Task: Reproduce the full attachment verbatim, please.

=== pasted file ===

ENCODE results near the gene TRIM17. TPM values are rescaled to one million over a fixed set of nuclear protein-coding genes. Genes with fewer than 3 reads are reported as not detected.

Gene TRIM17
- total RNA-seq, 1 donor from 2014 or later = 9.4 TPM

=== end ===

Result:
ENCODE results near the gene TRIM17. TPM values are rescaled to one million over a fixed set of nuclear protein-coding genes. Genes with fewer than 3 reads are reported as not detected.

Gene TRIM17
- total RNA-seq, 1 donor from 2014 or later = 9.4 TPM